Study shows that interactions between humans and scavengers have been decisive in human evolution
An international team of researchers led by scientists at the University Miguel Hernández in Elche (Spain) has concluded that the interactions that human have kept for millennia with scavengers like vultures, ...
Who's afraid of the big bad wolf: Is the dingo friend or foe?
Another attack on Fraser Island – the flashpoint for dingo management issues – has highlighted our complex relationship with these animals once again.
Scientists cage dead zebras in Africa to understand the spread of anthrax
Scavengers might not play as key a role in spreading anthrax through wildlife populations as previously assumed, according to findings from a small study conducted in Etosha National Park in northern Namibia.
Evolution helped turn hairless skin into a canvas for self-expression
(Phys.org)—Hairless skin first evolved in humans as a way to keep cool—and then turned into a canvas to help them look cool, according to a Penn State anthropologist.
S.Asian vultures stable after near-extinction, study finds
The population of South Asian vultures, which suffered a 99 percent drop since the 1990s, has stabilised for the first time, a study said, offering a glimmer of hope that the birds could be saved.
Crows don't digest prions, may transport them to other locations
Crows fed on prion-infected brains from mice can transmit these infectious agents in their feces and may play a role in the geographic spread of diseases caused by prions, such as chronic wasting disease or scrapie.
Light pollution transforming insect communities
(Phys.org) -- Street lighting is transforming communities of insects and other invertebrates, according to research by the University of Exeter. Published today in the journal Biology Letters, the study shows ...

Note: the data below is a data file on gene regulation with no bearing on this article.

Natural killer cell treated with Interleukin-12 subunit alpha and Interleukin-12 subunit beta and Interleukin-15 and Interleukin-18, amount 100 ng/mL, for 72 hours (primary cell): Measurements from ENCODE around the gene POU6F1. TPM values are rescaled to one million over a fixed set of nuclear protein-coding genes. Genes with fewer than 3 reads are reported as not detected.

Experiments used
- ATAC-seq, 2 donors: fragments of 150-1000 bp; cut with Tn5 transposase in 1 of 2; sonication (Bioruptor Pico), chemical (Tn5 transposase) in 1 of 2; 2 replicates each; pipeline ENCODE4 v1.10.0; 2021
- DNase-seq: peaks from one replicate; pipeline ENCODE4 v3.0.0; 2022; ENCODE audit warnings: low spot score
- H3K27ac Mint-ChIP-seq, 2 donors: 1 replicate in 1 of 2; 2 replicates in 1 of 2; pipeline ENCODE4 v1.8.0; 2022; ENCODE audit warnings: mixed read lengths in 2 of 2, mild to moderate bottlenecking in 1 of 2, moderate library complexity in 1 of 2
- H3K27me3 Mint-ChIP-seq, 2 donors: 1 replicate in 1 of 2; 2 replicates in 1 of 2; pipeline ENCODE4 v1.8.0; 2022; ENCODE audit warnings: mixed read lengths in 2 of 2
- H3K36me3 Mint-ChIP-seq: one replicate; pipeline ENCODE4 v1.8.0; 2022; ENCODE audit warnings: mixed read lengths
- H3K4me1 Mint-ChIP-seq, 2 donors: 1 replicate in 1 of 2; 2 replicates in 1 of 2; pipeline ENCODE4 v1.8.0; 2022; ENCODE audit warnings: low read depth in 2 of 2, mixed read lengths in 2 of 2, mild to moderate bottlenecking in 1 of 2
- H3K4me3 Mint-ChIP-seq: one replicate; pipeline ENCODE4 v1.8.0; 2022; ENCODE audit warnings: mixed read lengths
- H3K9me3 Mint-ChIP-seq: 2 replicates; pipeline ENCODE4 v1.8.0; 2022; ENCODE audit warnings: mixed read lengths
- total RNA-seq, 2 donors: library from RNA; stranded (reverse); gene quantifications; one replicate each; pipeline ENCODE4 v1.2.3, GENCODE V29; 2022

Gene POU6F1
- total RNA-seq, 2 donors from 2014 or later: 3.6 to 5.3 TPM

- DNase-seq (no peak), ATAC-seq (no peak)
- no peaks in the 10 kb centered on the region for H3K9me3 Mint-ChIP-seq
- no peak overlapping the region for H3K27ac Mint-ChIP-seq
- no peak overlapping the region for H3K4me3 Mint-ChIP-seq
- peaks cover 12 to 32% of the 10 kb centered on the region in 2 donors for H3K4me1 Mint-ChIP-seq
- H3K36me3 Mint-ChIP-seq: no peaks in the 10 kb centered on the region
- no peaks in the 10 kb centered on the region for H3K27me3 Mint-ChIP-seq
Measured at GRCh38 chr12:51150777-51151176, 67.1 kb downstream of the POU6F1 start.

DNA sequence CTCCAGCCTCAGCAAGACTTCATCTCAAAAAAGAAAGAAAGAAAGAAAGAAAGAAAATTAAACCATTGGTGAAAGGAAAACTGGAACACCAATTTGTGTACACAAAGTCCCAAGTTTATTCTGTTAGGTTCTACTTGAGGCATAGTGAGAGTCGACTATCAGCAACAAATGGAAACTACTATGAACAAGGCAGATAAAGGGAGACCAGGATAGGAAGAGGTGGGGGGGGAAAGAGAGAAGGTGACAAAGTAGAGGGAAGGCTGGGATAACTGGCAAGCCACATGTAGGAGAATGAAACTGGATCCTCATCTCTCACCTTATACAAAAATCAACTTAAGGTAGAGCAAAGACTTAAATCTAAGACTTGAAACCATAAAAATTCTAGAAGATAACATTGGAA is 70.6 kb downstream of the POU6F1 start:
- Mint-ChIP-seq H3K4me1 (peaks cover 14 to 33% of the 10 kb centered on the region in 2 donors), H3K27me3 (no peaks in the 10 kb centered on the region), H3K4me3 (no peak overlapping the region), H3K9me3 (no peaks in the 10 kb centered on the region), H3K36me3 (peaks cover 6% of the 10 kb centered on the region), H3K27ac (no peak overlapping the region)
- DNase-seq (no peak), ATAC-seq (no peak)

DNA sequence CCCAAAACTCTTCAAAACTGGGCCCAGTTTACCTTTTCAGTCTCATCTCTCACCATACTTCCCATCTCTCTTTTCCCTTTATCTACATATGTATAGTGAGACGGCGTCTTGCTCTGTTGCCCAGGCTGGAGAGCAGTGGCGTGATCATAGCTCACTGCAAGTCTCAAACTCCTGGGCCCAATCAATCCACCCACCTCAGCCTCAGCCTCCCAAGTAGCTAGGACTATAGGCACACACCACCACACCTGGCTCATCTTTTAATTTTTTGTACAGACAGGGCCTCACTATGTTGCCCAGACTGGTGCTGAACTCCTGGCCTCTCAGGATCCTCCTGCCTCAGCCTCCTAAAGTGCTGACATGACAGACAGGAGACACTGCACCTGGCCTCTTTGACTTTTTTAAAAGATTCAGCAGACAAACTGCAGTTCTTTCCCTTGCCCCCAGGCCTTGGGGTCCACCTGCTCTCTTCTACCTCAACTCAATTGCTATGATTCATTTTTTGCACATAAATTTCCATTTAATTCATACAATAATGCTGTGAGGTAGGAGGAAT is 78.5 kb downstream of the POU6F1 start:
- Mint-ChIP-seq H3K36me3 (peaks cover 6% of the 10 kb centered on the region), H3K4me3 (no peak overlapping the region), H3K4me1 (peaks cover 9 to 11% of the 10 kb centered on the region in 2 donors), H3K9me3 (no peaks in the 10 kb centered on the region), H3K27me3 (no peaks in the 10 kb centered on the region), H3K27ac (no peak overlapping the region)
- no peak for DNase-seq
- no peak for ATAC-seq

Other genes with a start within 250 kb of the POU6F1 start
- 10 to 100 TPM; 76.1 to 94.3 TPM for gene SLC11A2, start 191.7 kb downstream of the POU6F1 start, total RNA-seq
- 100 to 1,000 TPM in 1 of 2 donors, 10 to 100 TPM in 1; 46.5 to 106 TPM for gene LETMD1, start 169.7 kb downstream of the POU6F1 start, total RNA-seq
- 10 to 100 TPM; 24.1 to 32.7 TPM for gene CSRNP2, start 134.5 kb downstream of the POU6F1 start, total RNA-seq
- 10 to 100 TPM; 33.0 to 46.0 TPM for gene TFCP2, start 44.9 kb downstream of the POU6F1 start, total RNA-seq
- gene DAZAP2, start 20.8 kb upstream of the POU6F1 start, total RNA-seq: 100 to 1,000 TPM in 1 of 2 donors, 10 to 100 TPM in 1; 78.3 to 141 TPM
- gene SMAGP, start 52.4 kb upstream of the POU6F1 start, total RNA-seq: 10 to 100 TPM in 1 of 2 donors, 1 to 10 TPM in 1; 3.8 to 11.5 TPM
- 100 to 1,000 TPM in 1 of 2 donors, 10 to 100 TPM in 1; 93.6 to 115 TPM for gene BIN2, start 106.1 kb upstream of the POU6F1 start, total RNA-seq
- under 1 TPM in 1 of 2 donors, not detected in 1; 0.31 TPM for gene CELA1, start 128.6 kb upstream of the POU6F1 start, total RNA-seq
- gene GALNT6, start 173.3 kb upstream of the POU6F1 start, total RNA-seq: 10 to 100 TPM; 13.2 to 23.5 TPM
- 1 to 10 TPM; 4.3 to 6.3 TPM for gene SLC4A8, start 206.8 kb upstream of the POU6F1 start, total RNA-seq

Spider scientists creep up on elusive prey
The summer sun is in full force, yet these scavengers are clutching flashlights.
Two new studies link hunting to lead in scavenger birds
(PhysOrg.com) -- Two new UC Davis studies add scientific evidence that hunters lead ammunition often finds its way into carrion-eating birds, such as eagles and turkey vultures.
Increase in Cambodia's vultures gives hope to imperiled scavengers
While vultures across Asia teeter on the brink of extinction, the vultures of Cambodia are increasing in number, providing a beacon of hope for these threatened scavengers, according to the Wildlife Conservation ...
Researchers discover how cells recognize viral toxin
(PhysOrg.com) -- For many years it's been known that the fever, achiness and other symptoms you feel during the flu are triggered by a viral molecule that travels through the body acting like a toxin.